19 July 2011
19 July 2011
The Motive Kestrel, a 3 door, 4 passenger, electric vehicle, will be made using bio-composite material in its body as well as in the interior.
Nathan Armstrong, President of Motive says that bio-composite material derived from hemp and flax fibre will be used to create the headliner, door panels, door trim, floor tub and centre tunnel, instrument panel and the centre console panel. “Everything except the dashboard and steering wheel, which will require areas made from urethane for compliance with safety standards.’
Darren McKeage the designer of the Kestrel vehicle adds, ‘the bio-composite material adds a unique look and feel to the interior, it can be left raw, so the natural fibres are visible, covered in vinyl paint film, or wrapped in fabric to provide the purchaser additional customisation’.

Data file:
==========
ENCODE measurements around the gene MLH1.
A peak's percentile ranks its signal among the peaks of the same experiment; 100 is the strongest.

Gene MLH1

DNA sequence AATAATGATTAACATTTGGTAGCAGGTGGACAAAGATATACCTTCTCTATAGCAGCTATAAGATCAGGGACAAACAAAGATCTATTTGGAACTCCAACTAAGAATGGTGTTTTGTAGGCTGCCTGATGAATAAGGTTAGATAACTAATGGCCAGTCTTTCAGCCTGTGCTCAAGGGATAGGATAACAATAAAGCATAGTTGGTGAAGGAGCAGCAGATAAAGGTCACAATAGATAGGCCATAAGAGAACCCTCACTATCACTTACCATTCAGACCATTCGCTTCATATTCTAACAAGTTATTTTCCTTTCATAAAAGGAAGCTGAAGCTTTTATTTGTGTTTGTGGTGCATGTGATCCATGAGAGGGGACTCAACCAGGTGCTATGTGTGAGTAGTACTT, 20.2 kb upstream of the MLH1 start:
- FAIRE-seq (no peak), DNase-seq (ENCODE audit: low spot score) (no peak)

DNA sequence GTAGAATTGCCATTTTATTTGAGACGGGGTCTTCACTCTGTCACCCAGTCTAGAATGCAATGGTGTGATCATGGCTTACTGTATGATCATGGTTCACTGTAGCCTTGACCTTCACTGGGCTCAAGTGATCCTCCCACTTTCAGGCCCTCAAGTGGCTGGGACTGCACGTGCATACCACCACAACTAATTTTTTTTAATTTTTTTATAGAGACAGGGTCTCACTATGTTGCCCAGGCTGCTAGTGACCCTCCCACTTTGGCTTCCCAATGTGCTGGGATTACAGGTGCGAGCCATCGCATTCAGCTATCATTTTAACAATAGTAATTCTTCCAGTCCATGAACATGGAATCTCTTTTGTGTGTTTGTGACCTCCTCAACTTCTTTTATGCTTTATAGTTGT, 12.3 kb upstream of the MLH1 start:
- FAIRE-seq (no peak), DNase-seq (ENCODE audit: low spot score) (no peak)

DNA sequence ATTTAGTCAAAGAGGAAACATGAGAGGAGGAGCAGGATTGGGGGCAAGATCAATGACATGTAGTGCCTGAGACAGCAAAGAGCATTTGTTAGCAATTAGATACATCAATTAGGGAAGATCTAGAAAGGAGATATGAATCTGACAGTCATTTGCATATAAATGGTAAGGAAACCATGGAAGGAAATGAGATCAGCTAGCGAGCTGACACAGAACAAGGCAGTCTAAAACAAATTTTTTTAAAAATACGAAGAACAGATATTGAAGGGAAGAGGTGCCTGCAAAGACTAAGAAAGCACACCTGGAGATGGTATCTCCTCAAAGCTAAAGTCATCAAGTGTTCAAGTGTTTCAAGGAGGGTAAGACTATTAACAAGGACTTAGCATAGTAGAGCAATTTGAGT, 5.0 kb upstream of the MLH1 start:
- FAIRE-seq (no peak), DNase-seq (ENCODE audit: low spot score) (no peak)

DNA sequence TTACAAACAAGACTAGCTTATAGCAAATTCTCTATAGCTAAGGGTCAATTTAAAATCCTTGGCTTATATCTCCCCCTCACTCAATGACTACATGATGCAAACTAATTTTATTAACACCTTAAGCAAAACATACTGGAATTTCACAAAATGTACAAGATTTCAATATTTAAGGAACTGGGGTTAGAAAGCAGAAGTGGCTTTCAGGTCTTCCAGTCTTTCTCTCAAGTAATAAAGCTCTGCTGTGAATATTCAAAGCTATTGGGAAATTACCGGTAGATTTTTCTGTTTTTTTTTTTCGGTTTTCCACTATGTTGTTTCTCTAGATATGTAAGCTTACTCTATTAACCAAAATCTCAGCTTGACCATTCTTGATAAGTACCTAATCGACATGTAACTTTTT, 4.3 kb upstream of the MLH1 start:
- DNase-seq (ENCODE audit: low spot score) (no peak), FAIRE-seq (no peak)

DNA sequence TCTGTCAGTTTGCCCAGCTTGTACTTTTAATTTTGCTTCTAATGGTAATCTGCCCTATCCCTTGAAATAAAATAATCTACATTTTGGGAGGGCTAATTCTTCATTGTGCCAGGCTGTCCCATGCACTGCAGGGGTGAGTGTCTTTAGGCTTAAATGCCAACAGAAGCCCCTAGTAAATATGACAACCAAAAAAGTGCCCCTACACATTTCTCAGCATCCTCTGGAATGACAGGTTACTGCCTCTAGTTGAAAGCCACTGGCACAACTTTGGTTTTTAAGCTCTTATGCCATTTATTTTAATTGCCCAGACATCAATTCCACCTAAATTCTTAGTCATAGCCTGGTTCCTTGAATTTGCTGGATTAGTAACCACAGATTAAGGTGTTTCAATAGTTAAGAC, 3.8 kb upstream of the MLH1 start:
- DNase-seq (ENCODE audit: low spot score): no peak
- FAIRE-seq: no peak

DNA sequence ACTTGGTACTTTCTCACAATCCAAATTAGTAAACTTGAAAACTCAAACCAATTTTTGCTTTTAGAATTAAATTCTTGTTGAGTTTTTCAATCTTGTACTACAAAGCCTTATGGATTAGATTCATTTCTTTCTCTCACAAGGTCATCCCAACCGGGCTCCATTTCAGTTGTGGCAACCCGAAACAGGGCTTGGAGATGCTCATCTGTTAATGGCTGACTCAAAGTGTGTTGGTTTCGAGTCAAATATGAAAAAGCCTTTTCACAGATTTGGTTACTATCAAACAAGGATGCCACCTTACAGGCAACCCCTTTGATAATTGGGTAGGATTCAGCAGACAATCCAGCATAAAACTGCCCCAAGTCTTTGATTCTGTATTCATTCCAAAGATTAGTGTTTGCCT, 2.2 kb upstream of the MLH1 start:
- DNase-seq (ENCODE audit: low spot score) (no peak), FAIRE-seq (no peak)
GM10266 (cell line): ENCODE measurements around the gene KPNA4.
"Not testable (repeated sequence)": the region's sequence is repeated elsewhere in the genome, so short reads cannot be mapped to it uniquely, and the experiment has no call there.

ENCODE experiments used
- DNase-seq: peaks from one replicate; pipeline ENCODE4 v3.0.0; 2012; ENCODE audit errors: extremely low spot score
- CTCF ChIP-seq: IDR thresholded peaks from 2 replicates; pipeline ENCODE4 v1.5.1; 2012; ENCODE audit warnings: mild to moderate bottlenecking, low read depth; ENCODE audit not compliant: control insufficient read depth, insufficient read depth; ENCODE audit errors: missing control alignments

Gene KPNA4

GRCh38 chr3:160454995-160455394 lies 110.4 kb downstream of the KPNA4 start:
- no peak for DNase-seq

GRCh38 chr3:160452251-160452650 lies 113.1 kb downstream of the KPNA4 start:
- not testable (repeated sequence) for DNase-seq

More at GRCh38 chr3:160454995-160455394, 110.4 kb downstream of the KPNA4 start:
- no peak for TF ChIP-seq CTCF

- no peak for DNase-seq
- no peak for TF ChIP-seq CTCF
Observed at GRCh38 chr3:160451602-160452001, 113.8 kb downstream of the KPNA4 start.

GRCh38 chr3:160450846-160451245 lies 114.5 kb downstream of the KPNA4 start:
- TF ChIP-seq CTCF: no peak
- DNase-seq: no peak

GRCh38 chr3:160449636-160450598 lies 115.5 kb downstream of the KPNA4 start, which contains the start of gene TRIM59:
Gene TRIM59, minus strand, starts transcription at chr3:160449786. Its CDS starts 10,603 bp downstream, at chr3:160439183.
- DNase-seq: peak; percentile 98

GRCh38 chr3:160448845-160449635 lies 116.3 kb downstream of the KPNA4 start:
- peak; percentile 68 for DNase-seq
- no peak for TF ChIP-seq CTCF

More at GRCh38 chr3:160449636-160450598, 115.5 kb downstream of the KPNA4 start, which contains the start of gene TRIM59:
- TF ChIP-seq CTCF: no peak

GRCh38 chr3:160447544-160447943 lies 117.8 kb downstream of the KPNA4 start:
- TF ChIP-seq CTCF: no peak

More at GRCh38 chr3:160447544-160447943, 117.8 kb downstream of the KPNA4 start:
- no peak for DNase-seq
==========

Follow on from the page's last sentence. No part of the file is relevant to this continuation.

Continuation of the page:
Motive explain that the advantages of using bio-composites over traditional materials are numerous including: the production of bio-composite material is less manufacturing energy intensive, reduced weight, and reduced cost, and ability to produce the material locally.
AZL Aachen, in cooperation with 19 participating companies, RWTH Aachen University and CONBILITY, has launched an international market and technology study focused on energy storage systems.
Magma and Victrex are hosting a joint webinar on how advanced materials created the world’s first DNV GL RP F119 qualified thermoplastic composite pipe (TCP).
The £50 million McLaren Composites Technology Centre (MCTC) nearing completion near Sheffield, UK, was inaugurated on 16 January.